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IMF Holds First MM Interactive Patient/Family Seminar In Seattle
11.13.02

Dr. William Bensinger (left) and the Fred Hutchison Cancer Research Center graciously hosted the latest IMF Patient and Family Seminar, the first to use the new MM Interactive technology.  Dr. Bensinger was joined by (left to right) Drs. Durie (Cedars-Sinai Comprehensive Cancer Center, Gertz (Mayo Clinic), Kyle(Mayo Clinic) and Tricot(Arkansas Cancer Research Center.)
MM Interactive is an exciting way for myeloma patients to get involved at patient seminars. Participants are given key pads that allow them them to answer questions posed by the faculty.  Our first seminar using the new technology went very well.  The participants were involved in a way that had not before been possible and this interaction generated a lot of interesting discussion between the myeloma experts and the patients and family in attendance.  We also learned a lot about how we could use this technology to make the experience better for everyone and to gather valuable information for the benefit of the myeloma community.

The seminar began on Friday, with a meeting of the local support group, at which faculty members Bensinger, Durie and Kyle took the group through some of the basics and responded to questions.  This session was followed by a Quality of Life program led by Joanne Rochester, RN (left) and Jennifer Denson, LCSW (right), both from the Fred Hutchinson Cancer Research Center Transplant Team.  The session dealt with strategies for dealing with the physical and emotional challenges presented by myeloma, its symptoms and treatment.

(l to r) Barbara Dennison, Tom Blakney and Rich Dennison at the Friday night welcome dinner
Many participants joined us for the Friday evening welcome dinner, which provided an opportunity to socialize as well as sneak in a few questions for the doc's.  Attendees at the dinner also got an update on what's new at the IMF.  Awards were also presented to a number of generous donors who have helped the IMF bring its programs to the myeloma community.

Dr. Gertz goes over the "basics"

Saturday's seminar began with a review of "myeloma basics" by Dr. Morie Gertz of the Mayo Clinic. 
As part of the new MM Interactive program, participants were each given interactive keypads to allow them to "vote" on questions ranging from treatment strategies to emotional concerns. 
Faculty members (l to r) Kyle, Bensinger, Gertz, Tricot and Durie discuss front line treatment for myeloma.  On screen is audience response to question "What was the first treatment you received for myeloma?"  Results showed VAD as the most common treatment (38%), followed by melphalan/prednisone (MP at 22%), dexamethasone (9%), thalidomide with dexamethasone (7%).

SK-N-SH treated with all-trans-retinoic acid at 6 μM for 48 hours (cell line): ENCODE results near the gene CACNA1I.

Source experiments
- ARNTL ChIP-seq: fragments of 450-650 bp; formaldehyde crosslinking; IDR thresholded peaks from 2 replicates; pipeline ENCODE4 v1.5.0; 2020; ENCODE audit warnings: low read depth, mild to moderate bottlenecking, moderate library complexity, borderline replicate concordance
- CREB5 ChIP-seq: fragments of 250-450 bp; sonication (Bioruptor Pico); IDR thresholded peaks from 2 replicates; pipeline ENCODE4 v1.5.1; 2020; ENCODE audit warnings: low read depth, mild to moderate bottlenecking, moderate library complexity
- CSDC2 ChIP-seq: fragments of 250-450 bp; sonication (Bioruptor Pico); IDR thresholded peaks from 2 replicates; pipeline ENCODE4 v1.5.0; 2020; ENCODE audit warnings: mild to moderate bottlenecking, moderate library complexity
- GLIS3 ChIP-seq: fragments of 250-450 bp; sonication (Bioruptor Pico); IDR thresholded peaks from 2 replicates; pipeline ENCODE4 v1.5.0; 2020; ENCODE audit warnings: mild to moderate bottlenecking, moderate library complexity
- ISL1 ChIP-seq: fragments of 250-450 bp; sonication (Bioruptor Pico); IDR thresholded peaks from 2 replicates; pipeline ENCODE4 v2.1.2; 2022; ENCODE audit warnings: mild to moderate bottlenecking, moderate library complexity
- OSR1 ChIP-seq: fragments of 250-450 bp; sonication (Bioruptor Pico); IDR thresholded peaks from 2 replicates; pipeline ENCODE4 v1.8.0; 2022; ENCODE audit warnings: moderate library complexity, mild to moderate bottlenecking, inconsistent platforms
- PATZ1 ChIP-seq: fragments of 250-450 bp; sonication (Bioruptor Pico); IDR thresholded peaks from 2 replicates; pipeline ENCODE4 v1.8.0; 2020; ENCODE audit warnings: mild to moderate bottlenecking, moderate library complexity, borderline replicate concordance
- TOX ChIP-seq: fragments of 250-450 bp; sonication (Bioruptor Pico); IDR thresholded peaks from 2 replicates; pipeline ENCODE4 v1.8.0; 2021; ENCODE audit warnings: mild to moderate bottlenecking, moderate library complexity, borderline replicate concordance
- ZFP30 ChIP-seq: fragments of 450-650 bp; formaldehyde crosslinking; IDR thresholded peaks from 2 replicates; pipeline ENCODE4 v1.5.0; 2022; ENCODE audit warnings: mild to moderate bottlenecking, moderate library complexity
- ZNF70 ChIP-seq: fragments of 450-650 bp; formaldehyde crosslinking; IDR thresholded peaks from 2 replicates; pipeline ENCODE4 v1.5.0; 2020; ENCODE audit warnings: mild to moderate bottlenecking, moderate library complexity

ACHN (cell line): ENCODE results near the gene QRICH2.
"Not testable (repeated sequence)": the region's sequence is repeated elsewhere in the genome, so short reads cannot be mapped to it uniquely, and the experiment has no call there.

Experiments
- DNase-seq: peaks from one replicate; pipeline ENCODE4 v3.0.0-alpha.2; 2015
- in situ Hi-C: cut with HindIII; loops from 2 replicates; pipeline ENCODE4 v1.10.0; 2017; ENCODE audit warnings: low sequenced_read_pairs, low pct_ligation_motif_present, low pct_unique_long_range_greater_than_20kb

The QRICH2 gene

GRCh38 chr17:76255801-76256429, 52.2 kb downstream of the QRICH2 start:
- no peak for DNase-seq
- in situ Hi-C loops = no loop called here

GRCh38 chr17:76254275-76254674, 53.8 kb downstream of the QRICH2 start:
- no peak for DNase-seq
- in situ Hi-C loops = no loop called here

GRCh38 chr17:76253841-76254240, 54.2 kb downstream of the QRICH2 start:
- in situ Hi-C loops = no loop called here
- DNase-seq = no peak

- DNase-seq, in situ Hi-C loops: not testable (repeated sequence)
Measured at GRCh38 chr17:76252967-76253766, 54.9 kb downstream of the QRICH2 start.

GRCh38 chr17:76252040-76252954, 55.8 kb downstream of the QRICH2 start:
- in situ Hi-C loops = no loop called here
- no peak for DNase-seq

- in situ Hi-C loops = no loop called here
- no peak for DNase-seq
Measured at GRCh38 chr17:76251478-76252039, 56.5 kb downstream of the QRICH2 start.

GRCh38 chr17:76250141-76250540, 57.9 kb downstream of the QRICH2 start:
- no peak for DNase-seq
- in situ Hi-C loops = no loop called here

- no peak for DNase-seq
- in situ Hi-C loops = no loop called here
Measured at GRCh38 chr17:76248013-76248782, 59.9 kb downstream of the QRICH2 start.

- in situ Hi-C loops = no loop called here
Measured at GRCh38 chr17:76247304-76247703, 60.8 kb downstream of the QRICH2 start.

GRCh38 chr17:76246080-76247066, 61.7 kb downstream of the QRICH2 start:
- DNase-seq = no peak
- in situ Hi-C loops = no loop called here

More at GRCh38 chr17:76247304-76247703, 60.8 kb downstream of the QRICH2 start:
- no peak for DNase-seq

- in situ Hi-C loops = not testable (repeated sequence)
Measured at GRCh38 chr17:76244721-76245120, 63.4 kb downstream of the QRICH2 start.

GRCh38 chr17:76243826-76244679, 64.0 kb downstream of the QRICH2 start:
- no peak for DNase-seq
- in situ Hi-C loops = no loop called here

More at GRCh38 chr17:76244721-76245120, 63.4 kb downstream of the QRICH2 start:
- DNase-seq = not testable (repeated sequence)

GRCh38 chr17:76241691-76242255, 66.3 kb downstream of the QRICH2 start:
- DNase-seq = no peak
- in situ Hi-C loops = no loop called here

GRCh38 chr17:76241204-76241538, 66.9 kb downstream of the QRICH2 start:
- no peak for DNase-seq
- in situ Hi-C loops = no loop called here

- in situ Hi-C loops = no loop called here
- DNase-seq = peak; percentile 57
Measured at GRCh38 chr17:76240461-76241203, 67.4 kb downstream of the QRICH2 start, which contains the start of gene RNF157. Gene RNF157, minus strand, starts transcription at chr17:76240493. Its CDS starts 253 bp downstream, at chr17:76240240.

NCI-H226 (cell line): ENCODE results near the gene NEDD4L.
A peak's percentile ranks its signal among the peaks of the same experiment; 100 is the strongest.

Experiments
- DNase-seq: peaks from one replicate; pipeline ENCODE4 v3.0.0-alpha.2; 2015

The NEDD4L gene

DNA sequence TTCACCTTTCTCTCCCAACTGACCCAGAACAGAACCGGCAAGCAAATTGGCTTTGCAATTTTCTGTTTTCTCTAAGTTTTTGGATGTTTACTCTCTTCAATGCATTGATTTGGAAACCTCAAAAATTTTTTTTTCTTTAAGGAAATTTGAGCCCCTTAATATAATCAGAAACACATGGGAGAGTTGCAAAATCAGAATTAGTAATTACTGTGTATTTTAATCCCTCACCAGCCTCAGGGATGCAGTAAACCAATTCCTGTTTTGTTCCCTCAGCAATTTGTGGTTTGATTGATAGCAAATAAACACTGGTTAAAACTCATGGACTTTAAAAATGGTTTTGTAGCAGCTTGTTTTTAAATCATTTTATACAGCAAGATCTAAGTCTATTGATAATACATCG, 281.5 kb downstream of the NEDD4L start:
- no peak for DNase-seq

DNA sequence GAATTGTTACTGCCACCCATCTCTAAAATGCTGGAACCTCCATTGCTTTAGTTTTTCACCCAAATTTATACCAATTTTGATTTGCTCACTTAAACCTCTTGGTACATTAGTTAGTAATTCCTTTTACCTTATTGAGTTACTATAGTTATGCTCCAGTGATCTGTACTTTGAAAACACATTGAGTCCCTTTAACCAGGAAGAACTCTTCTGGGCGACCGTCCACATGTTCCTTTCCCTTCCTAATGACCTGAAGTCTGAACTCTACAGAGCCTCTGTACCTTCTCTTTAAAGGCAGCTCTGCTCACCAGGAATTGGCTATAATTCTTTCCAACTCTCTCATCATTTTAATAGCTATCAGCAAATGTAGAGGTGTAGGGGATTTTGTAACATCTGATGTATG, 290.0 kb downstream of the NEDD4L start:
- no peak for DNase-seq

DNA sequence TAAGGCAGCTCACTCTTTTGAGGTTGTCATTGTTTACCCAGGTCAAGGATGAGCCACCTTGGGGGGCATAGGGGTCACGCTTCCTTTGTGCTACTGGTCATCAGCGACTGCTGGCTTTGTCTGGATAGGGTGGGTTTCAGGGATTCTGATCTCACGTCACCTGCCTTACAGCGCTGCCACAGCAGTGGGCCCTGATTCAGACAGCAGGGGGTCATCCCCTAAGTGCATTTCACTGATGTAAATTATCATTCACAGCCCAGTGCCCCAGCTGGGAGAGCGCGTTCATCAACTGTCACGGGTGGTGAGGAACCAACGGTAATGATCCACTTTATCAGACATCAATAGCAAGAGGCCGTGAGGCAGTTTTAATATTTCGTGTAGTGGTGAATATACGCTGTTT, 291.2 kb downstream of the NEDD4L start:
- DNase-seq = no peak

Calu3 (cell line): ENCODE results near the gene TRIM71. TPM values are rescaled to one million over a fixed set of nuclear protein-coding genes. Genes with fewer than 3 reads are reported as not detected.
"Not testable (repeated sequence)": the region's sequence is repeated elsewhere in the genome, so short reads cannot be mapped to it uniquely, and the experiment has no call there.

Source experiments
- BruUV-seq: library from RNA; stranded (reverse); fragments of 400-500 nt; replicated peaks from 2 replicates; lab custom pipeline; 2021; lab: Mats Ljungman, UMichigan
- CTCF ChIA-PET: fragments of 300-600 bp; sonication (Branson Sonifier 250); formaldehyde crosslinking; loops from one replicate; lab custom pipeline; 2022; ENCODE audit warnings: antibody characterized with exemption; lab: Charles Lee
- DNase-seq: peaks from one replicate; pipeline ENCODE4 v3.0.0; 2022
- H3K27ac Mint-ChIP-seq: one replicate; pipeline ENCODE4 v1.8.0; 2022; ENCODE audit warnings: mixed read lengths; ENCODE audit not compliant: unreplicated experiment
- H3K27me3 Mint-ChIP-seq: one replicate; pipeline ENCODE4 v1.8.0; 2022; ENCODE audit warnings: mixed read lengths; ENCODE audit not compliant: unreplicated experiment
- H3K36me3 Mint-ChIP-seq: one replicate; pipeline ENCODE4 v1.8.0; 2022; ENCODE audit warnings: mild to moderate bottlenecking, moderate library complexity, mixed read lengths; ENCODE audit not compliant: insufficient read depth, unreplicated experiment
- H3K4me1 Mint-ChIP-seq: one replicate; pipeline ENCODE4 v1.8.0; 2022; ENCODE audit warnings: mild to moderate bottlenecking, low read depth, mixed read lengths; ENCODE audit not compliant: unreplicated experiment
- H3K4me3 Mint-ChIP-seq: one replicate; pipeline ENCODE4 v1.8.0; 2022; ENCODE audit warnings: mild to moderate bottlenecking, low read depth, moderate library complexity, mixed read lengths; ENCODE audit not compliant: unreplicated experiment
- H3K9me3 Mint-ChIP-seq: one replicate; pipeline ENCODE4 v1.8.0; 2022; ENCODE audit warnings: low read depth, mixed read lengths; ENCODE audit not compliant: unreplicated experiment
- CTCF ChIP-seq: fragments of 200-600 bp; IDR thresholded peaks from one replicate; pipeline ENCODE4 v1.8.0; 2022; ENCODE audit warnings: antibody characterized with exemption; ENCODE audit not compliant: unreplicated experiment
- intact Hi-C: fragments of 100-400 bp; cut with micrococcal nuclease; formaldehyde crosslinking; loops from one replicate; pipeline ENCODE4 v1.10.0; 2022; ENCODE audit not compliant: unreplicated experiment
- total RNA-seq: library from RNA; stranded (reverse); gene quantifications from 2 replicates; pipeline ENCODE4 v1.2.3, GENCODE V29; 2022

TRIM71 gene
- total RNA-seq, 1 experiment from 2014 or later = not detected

Using wireless communications, we were able to ask questions and immediately display the results for the entire group to see.(left)  For many of the questions, the faculty discussed their views on the right answer after the audience had weighed in with their opinions. 


Faculty members discuss the role of testing patient bone marrow plasma cells  for deletion of chromosome 13 (right).  Less than 40% of the auduence thought that the test would help them with treatment decisions.


Responses to some of the questions were not very surprising.  For example, over 60% of the group reported that bone problems are what brought them into the doctor's office where they received their diagnosis.  Other questions yielded surprising results, prompted some extensive discussions.  For example, less than 40% of the group felt that testing for chromosome 13 would help them make treatment decisions.  Only a third of the group had either had a stem cell transplant or currently planned to have one.  Two-thirds said they would consider a transplant  or that they had ruled it out entirely.

All told, they audience answered some 50 questions during the course of the program.   We will be reporting on their answers in an upcoming issue of the minute and in Myeloma Today.  Stay tuned!

Patient panel members (l to r) John Schwartz and Rich Dennison share their experiences with the group

 Before lunch, a patient panel, consisting of Richard Dennison and John Schwartz shared their experiences with autologous stem cell transplants and mini-allo transplants.

Following sessions on Standard Therapy, High Dose Therapy (transplants), Bone Disease, Novel Approaches (with time out for bio-breaks and lunch) and emerging research, the group adjourned to the breakout groups.  The breakout groups give everyone a chance to get up close and personal with the faculty and ask questions of a more detailed and/or personal nature.  As always, people tended to move from room to room, taking advantage of the opportunity to consult with five of the world's top myeloma specialists in a single afternoon.

We thank our dedicated faculty for volunteering their time to be with us in Seattle.  We also thank the 160 patients and family members who attended for their help in making this first interactive seminar a success!  Our next seminar will be held in Los Angeles, January 24-25, 2003.


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